Particle Pollution and Heart Disease

PM stands for particulate matter (also called particle pollution).

PM10 is inhalable particles with diameters that are generally 10 micrometers and smaller; PM2.5 are fine inhalable particles with diameters that are generally 2.5 micrometers and smaller. The average human hair is about 70 micrometers in diameter, making it 30 times larger than the largest fine particle.

Particle pollution—also called particulate matter (PM)—is made up of particles (tiny pieces) of solids or liquids in the air.1 Research shows that short- and long-term exposure to particulate pollution are both linked to an increased risk of heart attacks and other forms of heart disease.2

About Particle Pollution

Some particles, such as dust, dirt, soot, or smoke, are large or dark enough to be seen with the naked eye. Others are so small that you cannot see them in the air.1 These small particles are called PM2.5 and are 2.5 micrometers and smaller in diameter. The average human hair is about 70 micrometers in diameter, or 30 times larger than the largest small particle.3 Some common sources of PM2.5 are tobacco smoke, automobile or diesel exhaust, and wood smoke.

Particle pollution can affect anyone, but it bothers some people more than others.1 Small particles are the biggest problem, because they are the most likely to cause health problems. Their small size allows them to be inhaled deeply into the lungs. Once small particles are in the lungs, they can affect the heart and blood vessels.4 That’s why breathing in particle pollution can cause serious problems, such as a heart attack for someone with heart disease.1

Join the Conversation!

The Million Hearts® Climate Change & Cardiovascular Disease Collaborative (CCC), in partnership with the HHS Office on Climate Change and Health Equity, the CDC National Center for Environmental Health, and the Environmental Protection Agency, is a national forum for health care organizations to deepen their knowledge about the cardiovascular health threats that climate change (e.g., extreme heat, extreme temperatures) and air pollution (e.g., particulate matter) present, offer evidence-based interventions to address those threats (especially for high-risk populations), and provide opportunities to test and refine relevant solutions and tools.

Tools and Resources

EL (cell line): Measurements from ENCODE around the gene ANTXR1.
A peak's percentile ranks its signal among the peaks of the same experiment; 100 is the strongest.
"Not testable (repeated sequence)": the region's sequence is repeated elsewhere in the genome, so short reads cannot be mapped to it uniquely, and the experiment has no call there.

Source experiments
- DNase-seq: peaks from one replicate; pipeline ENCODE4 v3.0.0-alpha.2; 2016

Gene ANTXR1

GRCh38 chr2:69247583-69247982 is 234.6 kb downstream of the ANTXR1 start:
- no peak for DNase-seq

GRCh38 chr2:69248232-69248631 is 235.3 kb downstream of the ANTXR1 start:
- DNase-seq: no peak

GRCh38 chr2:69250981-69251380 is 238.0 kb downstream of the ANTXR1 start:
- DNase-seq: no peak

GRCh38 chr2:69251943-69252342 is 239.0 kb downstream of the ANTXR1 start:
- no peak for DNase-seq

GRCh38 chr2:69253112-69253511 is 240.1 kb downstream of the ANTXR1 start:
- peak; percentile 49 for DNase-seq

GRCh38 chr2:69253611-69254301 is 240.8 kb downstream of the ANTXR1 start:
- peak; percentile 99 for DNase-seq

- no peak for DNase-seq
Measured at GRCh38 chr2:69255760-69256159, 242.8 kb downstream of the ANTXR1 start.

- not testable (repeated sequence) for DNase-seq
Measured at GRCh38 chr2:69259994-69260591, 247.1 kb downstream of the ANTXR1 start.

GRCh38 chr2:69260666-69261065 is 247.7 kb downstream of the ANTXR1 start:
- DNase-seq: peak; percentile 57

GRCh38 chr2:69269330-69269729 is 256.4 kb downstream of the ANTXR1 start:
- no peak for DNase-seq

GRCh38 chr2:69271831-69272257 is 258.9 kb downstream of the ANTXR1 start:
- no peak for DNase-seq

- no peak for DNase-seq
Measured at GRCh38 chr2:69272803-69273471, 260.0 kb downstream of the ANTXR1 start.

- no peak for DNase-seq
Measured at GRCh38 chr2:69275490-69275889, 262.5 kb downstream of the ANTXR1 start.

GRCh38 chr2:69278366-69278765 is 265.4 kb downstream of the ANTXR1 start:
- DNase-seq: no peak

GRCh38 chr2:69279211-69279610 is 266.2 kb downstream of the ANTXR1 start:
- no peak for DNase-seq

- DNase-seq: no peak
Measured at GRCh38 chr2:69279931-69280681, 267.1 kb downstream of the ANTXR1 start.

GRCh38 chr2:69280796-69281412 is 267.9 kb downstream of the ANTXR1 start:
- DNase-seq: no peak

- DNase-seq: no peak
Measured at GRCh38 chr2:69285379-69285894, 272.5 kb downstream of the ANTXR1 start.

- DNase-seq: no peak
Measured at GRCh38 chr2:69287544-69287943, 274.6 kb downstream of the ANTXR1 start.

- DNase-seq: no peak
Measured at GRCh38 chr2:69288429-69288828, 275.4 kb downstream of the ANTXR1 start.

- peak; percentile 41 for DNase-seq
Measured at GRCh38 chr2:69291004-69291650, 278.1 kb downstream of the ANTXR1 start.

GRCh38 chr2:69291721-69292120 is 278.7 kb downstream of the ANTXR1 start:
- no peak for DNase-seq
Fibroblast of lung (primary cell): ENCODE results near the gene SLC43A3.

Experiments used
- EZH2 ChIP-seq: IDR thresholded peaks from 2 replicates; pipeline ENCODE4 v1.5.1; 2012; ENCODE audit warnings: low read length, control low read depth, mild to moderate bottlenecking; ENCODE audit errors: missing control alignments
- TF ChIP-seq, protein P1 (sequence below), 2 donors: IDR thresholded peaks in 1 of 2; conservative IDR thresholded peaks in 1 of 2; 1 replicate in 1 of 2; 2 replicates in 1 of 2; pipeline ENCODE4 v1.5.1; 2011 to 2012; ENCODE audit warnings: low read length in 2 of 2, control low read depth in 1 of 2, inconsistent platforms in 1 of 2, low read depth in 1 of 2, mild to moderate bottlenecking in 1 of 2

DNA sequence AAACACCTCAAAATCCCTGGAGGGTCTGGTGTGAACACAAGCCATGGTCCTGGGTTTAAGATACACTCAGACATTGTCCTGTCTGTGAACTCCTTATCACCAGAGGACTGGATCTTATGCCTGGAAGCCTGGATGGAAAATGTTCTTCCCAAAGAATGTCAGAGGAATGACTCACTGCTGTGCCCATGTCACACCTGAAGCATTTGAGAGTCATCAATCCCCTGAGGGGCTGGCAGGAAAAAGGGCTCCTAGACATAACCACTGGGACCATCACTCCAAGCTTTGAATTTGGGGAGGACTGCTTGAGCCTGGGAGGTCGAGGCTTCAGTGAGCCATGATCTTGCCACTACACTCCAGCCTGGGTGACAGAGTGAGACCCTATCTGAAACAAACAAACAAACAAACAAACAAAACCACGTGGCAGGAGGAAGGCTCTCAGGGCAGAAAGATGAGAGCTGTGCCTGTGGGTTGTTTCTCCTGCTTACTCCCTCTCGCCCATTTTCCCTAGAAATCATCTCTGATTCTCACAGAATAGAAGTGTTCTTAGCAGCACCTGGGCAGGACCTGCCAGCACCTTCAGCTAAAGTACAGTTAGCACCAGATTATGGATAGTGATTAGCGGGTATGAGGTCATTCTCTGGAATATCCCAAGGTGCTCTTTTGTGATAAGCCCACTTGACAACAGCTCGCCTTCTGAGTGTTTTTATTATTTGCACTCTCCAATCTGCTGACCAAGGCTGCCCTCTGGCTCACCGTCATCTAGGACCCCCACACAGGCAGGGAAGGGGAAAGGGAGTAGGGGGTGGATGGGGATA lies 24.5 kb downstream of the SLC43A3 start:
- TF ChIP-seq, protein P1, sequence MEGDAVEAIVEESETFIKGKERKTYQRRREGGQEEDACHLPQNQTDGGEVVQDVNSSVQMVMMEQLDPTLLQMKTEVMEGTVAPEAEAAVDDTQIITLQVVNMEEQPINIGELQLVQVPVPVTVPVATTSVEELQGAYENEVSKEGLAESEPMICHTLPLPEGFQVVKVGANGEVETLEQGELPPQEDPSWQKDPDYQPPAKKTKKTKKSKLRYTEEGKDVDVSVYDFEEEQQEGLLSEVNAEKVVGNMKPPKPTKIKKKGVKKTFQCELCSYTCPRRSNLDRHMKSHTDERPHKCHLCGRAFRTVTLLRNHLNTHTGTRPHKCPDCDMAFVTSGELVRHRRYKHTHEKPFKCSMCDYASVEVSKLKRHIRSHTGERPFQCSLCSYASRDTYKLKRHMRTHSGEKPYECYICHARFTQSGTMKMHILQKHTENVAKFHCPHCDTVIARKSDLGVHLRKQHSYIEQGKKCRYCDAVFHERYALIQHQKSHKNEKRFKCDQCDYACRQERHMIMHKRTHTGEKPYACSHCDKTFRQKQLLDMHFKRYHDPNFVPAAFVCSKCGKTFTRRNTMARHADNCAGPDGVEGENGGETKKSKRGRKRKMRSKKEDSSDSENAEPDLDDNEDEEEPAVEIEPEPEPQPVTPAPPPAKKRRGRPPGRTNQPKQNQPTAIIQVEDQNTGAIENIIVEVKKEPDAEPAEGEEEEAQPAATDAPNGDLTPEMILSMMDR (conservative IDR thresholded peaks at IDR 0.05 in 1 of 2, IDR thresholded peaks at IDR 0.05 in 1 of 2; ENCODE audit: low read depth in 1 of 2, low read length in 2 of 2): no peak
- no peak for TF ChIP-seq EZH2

For Clinicians

For Public Health

For Individuals

  • AirNow: Air Quality Index Basics
    The Air Quality Index (AQI) predicts when air pollution in your area is likely to reach levels that could be harmful. You can use the AQI to help you avoid particle pollution. Local TV stations, radio programs, websites, and newspapers also report the AQI. You can also download an AQI app to your phone. Try checking it out when you plan your daily activities.
  • Air Cleaners and Air Filters in the Home
    This EPA site provides information on sources of PM in the indoor environment and steps you can take to reduce your exposures including the use of air cleaners and air filters.
  • Steps You Can Take to Reduce Health Effects from Air Pollution
    This EPA site provides information on steps you can take to reduce your exposure to high levels of air pollution.
  • PSA: Be Smart, Protect Your Heart from Air Pollution
    This video from the EPA provides information on how to use the Air Quality Index to reduce your exposure to air pollution.
  • Protect Yourself from Wildfire Smoke
    This site from CDC’s National Center for Environmental Health provides information on what to do before, during, and after wildfires to protect yourself from smoke and ash. Wildfire smoke can make anyone sick, but some people, like those with heart disease, are especially at risk.
  • Wildfire Guide Factsheets
    These fact sheets provide information about the impacts of wildfire smoke and steps to reduce your exposures are helpful information.
  • Wildfire Smoke and Indoor Air Quality
    This EPA site provides helpful information to reduce your exposure to wildfire smoke inside your home.
  • Using Air Now During Wildfires
    This document provides guidance on using key parts of the AirNow website: the Fire and Smoke Map, the Dial, and the Interactive Map.
  • BurnWise
    BurnWise is a partnership program between EPA, state agencies, manufacturers, and consumers that teaches the importance of burning the right wood, the right way, in the right appliance.

Key Publications